THE CONSOLE TABLE

About: 1945 was a very good year. No, not for wine ... for me. I was born. Yes, I'm old, Father William, but brillig, and my slithy toves still gyre and gimble in the wabe. So let me welcome you to the Little Sho...

Wifey wanted a console table for the hall. She wanted it 4' long and 12" deep. Maybe some drawers. Nothing super fancy. We went to Lowe's and she picked out some legs and some molding and left the rest up to me.

CONSOLE TABLES

Supplies:

Step 1: MATERIALS

4 legs, 1 x 12 x 8', molding, and I had some 1 x 3s laying around the shop I used. As I progress, I'll probably add some more materials which I'll attach. Ahh, the freedom of not working with a plan, just an idea. Scrap 1/2" ply for the drawer bodies.

Step 2: TOOLS USED

Pictured are the tools I used for this project.

Step 3: THE TOP

There was a slight warp to the board so I added a breadboard on each end and secured them with pocket screws. I plugged the holes. Total length of top was 4 feet.

Step 4: ADDING THE LEGS

Each leg had a threaded rod. (Yes, I know about T-Nuts which I elected not to use.) I made a template to drill a hole to accept this rod. I glued each leg in place and let it sit. In my head, I have a basic image of what this console table is going to look like. If you've followed any of my builds you know I don't really work from a plan, just a basic idea. I like to let a job take me where it wants to go. I know I have to make the legs more secure than just using glue. I know I want a drawer or two or maybe more. I'm not sure about a bottom shelf. We'll see.

Wifey said she wants a lot of little drawers. So a lot of little drawers it will be.

Step 5: ADDING THE APRONS

I cut three aprons to size and pocket screwed them in place. This also secured the legs better than just the glue. For the two drawer stretchers, I glued the top one and pocket screwed the bottom. At each stage, I set the console table in the hall for Wifey to see. Wifey loved it so far. She asked if I could make 6 small drawers with glass knobs. I said, "Yep." I'll let her pick out the knobs.

Step 6: SPACING DRAWERS AND ADDING DRAWER GUIDES

Setting the dividers took a bit of trial and error, but once I got the exact spacing and made a SPACER, it went smoothly. While doing the drawer guides I added the decorative edging. The guides and slides were simple. I just made inverted "Ts" for the drawers to slide on.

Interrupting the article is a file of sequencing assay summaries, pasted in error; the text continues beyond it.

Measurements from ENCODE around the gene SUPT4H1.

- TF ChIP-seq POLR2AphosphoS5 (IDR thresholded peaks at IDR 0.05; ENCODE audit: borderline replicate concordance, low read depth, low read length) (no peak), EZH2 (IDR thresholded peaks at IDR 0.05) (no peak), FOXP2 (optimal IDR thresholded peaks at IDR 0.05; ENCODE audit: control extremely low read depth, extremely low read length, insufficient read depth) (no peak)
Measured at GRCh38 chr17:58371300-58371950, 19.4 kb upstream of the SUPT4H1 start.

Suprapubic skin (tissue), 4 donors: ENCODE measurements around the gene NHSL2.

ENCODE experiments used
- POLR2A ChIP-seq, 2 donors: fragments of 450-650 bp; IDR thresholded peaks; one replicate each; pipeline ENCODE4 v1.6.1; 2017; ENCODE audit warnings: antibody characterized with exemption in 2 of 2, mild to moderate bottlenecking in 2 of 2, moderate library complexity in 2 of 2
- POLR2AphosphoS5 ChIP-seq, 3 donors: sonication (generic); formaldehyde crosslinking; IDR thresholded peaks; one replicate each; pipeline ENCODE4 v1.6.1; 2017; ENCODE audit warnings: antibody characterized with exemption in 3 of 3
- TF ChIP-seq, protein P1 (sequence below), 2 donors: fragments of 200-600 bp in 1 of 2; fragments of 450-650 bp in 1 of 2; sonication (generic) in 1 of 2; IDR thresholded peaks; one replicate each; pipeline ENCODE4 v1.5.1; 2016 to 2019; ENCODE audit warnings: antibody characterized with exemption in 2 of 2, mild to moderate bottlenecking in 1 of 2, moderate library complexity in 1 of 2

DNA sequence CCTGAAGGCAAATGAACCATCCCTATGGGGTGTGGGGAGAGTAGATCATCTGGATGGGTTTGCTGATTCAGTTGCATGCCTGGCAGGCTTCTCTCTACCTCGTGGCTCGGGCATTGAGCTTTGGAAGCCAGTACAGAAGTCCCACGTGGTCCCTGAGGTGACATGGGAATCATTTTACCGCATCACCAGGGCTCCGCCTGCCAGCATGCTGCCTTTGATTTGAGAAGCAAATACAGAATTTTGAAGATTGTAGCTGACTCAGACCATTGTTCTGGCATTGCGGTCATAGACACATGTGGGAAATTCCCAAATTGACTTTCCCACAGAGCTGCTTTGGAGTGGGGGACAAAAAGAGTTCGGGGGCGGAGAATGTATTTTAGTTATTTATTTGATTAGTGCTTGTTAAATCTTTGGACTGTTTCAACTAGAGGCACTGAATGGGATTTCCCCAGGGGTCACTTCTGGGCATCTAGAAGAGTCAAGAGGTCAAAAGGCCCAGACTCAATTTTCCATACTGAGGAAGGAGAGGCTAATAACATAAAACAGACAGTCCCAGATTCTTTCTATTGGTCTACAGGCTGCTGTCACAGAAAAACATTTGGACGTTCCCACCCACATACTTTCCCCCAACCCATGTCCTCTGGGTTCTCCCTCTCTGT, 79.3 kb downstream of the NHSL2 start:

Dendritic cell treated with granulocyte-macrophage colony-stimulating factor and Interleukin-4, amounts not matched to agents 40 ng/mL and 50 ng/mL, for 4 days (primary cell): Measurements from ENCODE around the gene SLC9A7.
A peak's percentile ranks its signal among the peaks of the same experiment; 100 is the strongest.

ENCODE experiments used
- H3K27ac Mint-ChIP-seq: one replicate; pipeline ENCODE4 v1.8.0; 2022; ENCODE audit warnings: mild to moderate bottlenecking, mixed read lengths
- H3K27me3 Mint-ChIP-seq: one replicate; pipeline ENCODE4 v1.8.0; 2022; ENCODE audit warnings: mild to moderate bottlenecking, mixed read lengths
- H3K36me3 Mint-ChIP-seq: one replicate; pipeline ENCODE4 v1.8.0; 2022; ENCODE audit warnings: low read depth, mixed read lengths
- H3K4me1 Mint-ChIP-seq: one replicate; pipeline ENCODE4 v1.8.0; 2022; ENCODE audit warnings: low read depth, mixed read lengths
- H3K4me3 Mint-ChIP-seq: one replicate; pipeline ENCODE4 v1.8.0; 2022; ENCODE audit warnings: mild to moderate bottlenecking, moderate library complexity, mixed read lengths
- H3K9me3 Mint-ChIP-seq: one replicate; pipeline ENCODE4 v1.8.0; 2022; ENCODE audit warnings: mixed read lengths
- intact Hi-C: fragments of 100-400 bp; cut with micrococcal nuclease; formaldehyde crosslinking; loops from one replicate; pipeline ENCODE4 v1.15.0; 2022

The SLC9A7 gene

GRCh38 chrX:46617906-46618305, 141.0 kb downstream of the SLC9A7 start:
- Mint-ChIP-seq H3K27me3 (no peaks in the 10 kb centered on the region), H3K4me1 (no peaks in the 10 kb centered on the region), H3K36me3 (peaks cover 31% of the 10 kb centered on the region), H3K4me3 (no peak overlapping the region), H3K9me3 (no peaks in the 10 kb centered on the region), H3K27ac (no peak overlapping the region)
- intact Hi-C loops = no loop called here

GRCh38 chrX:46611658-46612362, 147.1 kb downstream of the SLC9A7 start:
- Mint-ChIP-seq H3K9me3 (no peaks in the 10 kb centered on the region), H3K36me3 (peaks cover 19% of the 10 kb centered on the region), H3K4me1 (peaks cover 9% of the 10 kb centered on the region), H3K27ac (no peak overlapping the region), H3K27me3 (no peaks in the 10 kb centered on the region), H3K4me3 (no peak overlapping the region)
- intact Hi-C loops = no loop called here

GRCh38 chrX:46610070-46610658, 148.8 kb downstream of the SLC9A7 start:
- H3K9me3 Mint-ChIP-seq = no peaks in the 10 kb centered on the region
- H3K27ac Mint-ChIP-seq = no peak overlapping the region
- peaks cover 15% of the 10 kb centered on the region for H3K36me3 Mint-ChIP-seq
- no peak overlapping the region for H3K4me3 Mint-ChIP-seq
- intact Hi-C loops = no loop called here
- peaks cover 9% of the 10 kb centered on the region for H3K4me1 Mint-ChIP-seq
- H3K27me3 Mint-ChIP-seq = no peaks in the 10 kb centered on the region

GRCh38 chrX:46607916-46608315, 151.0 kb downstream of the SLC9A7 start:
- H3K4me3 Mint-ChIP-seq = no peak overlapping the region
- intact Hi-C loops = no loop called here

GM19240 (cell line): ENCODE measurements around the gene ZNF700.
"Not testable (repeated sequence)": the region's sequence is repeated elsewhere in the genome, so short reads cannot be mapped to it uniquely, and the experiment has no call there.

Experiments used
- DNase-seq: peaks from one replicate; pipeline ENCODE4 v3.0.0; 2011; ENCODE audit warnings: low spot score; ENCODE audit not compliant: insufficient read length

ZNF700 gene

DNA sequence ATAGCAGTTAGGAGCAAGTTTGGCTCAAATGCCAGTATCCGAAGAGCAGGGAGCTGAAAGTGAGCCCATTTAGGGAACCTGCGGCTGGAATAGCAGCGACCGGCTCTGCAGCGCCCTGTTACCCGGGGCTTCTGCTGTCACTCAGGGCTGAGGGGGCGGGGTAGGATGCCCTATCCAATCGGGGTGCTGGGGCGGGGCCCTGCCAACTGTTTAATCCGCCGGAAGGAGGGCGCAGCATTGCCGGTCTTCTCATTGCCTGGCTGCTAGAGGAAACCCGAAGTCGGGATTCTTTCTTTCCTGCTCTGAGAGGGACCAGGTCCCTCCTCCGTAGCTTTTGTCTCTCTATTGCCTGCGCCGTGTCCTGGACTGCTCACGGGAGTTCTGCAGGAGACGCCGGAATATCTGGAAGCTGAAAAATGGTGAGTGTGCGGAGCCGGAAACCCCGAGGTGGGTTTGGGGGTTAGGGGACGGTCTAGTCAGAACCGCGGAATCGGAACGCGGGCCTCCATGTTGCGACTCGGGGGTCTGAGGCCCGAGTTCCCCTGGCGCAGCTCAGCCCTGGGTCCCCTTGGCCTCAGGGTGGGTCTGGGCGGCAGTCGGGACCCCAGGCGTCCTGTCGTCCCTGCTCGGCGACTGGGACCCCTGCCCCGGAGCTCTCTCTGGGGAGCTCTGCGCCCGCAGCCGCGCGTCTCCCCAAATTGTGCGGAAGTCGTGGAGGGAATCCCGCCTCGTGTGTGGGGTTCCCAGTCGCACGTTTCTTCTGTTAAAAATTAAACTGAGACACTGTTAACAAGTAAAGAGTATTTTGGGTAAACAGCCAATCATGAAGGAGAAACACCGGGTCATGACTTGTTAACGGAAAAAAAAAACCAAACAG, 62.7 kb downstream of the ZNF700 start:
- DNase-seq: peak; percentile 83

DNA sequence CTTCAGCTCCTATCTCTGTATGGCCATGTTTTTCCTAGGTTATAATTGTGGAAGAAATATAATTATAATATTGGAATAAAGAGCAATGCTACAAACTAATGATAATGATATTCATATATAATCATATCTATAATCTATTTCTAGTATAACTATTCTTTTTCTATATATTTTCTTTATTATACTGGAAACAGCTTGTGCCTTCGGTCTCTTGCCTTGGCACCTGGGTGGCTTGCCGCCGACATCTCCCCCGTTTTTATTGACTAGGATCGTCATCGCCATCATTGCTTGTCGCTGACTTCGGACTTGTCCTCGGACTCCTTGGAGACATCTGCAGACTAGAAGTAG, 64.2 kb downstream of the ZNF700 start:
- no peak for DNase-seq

Step 7: THE DRAWERS

I made the drawer bodies out of 1/2" ply which I had plenty of in my lumber cart; the drawer faces out of the same 3/4" I've been using for the carcass. I started by making a test drawer out of scrap to get the measurements right. Then I cut all the 1/2" ply to size. I made a drawer assembly jig out of scraps. The drawer faces I cut from one piece of lumber and labeled each to make sure the grain would be continuous and flow from drawer to drawer.

Step 8: WIFEY'S KNOBS

I know, but I can't stop laughing over that title. I repurposed the jig I used for the table legs and used it for the center hole for the drawer pulls.

Step 9: ATTACHING FACES TO THE DRAWER BODIES

I spread glue on the drawer and set the drawer face by tightening the knob. Since I made the screw hole a bit oversized, I was able to adjust each drawer face to leave a uniform gap. One challenge was trimming the long screws down a quarter of an inch since they were made to go through two pieces of 3/4" wood and I used 1/2" wood for the drawer bodies. All in all, it came out great.

Yes, I'll be adding a finish to the console table, but basically, it is done!

Let me know what you think.

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    2 Discussions

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    OutofPatience

    6 days ago

    Attractive piece...simply and efficiently done and clearly communicated...thanks!

    1 reply
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    Kink JarfoldOutofPatience

    Reply 5 days ago

    Hi, OOP, glad you found my little project attractive. Your comment was truly appreciated. Thanks.